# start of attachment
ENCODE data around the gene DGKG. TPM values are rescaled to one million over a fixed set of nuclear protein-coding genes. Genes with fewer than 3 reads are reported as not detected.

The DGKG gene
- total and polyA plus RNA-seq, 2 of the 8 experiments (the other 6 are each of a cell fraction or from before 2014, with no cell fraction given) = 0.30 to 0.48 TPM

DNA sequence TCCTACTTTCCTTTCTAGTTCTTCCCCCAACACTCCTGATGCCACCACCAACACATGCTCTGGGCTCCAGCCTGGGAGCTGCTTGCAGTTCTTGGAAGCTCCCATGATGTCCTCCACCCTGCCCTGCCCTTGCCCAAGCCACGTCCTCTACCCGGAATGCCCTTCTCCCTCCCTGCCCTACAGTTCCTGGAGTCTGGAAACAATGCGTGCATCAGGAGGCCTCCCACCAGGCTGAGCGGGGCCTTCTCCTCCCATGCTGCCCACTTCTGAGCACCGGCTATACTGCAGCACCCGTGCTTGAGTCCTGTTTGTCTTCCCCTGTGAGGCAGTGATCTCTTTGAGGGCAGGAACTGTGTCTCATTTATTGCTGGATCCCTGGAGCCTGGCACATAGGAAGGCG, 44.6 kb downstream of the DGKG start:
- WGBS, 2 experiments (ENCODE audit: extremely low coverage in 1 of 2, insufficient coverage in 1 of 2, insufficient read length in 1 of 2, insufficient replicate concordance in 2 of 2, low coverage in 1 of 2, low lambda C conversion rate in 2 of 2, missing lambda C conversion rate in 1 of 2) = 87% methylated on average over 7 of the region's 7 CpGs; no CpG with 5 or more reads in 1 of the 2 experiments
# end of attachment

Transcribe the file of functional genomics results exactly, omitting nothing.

ENCODE data around the gene DGKG. TPM values are rescaled to one million over a fixed set of nuclear protein-coding genes. Genes with fewer than 3 reads are reported as not detected.

The DGKG gene
- total and polyA plus RNA-seq, 2 of the 8 experiments (the other 6 are each of a cell fraction or from before 2014, with no cell fraction given) = 0.30 to 0.48 TPM

DNA sequence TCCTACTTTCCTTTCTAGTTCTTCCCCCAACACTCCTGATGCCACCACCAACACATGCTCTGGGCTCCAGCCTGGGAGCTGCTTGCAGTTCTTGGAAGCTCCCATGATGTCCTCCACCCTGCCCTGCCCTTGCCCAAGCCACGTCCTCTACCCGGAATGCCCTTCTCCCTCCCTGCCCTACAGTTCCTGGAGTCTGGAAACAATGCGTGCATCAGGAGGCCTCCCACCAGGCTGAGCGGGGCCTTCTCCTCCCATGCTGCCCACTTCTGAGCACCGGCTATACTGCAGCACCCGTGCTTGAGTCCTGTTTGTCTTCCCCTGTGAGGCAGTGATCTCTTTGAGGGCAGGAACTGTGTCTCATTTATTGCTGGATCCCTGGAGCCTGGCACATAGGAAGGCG, 44.6 kb downstream of the DGKG start:
- WGBS, 2 experiments (ENCODE audit: extremely low coverage in 1 of 2, insufficient coverage in 1 of 2, insufficient read length in 1 of 2, insufficient replicate concordance in 2 of 2, low coverage in 1 of 2, low lambda C conversion rate in 2 of 2, missing lambda C conversion rate in 1 of 2) = 87% methylated on average over 7 of the region's 7 CpGs; no CpG with 5 or more reads in 1 of the 2 experiments